3 Nov 1991
Calendar, pp. 3-4, 31-34.
Los Angeles Times
14 Feb 1992
p. 1.
Los Angeles Times
8 Aug 1995.
---
New York Times
14 Feb 1992
p. 15.
Rolling Stone
19 Mar 1992
pp. 37-40.
Variety
17 Feb 1992
p. 69.
WSJ
18 Feb 1992.
---
CAST
PRODUCTION CREDITS
NAME
PARENT COMPANY
PRODUCTION COMPANY
PRODUCTION TEXTS
Paramount Pictures Presents
A Lorne Michaels Production
A Penelope Spheeris Film
NAME
CREDITED AS
CREDIT
DIRECTORS
Unit prod mgr
1st asst dir
2d asst dir
2d 2d asst dir
DGA trainee
Dir, 2d unit
1st asst dir, 2d unit
2d asst dir, 2d unit
PRODUCERS
Assoc prod
Assoc prod
WRITERS
PHOTOGRAPHY
Dir of photog
Cam op
B cam op
1st asst photog
B cam 1st asst photog
2d asst photog
B cam 2d asst photog
Steadicam op
Steadicam asst
Technocrane op
Technocrane asst
Video supv
Video assist
Video tech supv
24 frame video displays by
Video image crew
Video image crew
Video image crew
Video crew
Video crew
Video crew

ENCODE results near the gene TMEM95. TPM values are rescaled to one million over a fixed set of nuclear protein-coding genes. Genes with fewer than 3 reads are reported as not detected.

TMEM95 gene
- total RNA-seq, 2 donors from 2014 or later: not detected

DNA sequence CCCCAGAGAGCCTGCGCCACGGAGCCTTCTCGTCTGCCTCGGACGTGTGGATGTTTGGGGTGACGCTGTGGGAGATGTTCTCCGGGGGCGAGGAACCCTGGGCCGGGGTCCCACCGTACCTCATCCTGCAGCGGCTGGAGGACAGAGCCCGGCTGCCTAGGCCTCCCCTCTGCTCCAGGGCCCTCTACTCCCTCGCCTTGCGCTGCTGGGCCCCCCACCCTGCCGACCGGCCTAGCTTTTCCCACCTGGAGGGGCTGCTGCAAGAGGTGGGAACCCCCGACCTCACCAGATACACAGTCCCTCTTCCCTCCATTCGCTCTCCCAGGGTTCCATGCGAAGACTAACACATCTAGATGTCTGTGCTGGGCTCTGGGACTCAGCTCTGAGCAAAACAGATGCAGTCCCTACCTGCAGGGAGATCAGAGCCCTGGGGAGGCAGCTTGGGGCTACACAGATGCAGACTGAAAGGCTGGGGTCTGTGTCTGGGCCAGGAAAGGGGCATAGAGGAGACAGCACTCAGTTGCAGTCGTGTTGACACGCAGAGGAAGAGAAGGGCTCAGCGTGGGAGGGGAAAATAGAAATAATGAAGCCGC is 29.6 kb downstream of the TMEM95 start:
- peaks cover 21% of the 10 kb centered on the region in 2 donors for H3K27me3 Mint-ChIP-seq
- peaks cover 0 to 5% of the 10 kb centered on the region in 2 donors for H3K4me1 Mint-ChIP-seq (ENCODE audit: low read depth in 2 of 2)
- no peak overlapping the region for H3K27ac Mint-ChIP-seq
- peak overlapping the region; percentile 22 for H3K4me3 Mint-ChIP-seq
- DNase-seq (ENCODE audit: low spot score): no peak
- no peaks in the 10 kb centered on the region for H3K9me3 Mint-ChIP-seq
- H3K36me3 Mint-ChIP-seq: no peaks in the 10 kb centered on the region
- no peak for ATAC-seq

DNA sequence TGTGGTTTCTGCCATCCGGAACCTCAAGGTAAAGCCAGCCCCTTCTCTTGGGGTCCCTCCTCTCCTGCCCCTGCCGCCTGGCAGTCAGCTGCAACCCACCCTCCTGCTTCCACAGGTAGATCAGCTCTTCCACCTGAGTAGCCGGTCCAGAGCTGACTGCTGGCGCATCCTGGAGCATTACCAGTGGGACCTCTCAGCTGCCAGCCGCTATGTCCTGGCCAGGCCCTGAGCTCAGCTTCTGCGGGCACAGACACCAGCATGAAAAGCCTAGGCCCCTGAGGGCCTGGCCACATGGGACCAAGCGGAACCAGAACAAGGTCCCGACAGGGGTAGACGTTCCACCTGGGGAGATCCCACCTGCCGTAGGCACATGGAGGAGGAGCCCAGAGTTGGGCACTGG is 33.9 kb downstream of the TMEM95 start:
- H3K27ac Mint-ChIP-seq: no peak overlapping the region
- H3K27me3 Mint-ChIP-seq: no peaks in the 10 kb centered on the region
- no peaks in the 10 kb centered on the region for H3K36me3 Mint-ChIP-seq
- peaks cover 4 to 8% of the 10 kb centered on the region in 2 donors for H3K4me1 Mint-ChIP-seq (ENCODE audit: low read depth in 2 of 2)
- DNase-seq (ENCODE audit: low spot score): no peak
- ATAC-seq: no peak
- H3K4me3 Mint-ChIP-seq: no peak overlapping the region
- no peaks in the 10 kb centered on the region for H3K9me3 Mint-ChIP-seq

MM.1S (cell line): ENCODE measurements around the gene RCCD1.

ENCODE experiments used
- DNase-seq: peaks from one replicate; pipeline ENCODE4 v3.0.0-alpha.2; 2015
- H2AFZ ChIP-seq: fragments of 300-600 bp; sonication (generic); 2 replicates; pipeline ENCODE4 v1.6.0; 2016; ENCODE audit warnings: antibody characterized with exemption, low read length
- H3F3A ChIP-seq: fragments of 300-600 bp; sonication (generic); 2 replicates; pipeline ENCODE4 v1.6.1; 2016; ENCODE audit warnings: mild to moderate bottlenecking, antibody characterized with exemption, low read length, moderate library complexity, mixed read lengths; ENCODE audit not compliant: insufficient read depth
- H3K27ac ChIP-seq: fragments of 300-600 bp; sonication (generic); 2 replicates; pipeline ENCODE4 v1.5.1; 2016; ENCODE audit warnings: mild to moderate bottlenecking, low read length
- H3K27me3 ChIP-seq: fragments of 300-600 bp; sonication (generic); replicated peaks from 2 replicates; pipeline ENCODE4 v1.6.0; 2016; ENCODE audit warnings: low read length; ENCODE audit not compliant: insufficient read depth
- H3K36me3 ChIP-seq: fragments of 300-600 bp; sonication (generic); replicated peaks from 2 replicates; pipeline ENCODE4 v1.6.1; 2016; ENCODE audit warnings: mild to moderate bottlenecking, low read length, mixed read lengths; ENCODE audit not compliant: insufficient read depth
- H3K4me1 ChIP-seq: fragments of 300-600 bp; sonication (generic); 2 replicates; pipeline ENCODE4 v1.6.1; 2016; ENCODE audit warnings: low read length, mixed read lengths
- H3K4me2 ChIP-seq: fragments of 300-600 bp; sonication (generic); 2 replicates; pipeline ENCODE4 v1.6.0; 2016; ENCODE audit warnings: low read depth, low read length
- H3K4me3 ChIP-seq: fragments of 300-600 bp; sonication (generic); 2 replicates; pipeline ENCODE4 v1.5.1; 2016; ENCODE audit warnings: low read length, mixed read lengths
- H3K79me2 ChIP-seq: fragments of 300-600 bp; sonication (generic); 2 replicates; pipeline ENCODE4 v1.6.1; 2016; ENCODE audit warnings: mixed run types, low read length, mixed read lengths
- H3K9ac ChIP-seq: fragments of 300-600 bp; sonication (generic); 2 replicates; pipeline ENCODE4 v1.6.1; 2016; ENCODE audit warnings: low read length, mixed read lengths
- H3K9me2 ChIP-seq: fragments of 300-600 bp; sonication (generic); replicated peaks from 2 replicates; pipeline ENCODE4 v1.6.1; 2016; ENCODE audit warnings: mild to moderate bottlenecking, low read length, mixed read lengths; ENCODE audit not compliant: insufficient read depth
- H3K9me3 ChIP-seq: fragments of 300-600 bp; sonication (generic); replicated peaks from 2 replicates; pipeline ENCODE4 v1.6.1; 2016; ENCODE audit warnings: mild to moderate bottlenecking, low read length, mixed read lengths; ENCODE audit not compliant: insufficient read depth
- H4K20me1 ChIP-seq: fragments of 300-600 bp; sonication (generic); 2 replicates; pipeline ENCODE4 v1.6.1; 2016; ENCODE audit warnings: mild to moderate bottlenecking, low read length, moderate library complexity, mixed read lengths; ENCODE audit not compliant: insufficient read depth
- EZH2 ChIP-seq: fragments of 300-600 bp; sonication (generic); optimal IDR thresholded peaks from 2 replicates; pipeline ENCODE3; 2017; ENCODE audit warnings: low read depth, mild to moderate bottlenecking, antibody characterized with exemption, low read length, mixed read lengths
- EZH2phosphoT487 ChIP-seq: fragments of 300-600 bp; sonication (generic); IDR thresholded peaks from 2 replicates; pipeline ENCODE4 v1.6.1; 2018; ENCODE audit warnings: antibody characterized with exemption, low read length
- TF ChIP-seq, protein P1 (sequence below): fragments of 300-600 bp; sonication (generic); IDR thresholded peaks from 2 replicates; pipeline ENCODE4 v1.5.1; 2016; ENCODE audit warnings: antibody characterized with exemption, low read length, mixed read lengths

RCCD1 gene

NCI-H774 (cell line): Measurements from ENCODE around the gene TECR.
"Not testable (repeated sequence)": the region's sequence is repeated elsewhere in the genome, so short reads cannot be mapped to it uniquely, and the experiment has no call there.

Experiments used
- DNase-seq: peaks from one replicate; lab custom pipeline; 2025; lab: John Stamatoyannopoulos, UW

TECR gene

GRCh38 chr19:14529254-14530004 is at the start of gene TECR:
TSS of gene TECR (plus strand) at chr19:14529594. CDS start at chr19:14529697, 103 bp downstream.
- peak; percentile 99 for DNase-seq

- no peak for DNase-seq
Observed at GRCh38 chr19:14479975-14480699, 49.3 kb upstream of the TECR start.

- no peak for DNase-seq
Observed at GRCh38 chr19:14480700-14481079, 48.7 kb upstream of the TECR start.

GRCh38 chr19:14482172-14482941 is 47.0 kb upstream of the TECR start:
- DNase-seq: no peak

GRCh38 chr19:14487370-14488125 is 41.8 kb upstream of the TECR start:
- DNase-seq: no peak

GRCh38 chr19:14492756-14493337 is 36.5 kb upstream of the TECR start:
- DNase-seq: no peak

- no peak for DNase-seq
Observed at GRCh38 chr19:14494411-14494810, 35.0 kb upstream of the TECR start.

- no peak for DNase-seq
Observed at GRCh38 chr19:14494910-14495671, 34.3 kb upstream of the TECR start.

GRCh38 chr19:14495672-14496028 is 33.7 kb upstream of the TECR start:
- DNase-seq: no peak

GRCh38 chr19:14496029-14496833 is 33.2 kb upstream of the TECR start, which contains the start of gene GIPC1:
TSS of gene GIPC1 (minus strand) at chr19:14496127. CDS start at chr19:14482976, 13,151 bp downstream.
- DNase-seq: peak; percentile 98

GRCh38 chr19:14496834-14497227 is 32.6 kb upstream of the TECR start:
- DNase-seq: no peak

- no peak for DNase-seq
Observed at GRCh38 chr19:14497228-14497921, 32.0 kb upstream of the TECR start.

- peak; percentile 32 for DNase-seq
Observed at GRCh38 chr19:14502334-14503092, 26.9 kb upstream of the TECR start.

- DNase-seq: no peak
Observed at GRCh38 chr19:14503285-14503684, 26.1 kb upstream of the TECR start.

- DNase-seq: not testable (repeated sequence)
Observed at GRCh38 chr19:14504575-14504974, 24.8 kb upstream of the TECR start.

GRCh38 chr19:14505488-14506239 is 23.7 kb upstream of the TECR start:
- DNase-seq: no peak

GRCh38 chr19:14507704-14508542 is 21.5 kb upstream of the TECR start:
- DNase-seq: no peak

Chief lighting tech
Asst chief lighting tech
Asst chief lighting tech
Dimmer op
1st company grip
2d company grip
2d company grip
Dolly grip
Grip
Grip
Still photog
Dir of photog, 2d unit
Cam systems by
ART DIRECTORS
Prod des
Art dir
Art dept researcher
Art dept prod asst
FILM EDITORS
Addl ed
Asst ed
Asst ed
Negative cutting
SET DECORATORS
Set dec
Set des
Set des
Prop master
Asst prop master
Asst prop master
Lead person
Prop person
Prop person
Prop person
Const coord
Const foreperson
Const foreperson
Const foreperson
Paint foreperson
Paint foreperson
Prod painter
COSTUMES
Cost supv
MUSIC
Mus score
Mus supv
Mus coord
Supv mus ed
SOUND
Sd mixer
Boom op
Cable person
Supv sd ed
Sd eff ed
Sd eff ed
Sd eff ed
Dial ed
Dial ed
Dial ed
Supv ADR ed
Supv foley ed
Asst sd ed
Asst sd ed
Foley artist
Foley artist
Foley mixer
ADR mixer
Re-rec mixer
Re-rec mixer
Re-rec mixer
VISUAL EFFECTS
Spec make-up eff
Spec make-up eff
Spec eff coord
Asst spec eff
Asst spec eff
Titles and opt eff
Title des
DANCE
"Foxy Lady" choreog
MAKEUP
Make-up artist
Make-up artist
Body make-up
Hairstylist
Hairstylist
Hairstylist
PRODUCTION MISC
Casting
Scr supv
Voice casting
Loc mgr
Asst loc mgr
AFI trainee
Prod office coord
Asst prod office coord
Asst to Mr. Michaels
Asst to Mr. Koch, Jr.
Asst to Ms. Spheeris
Prod auditor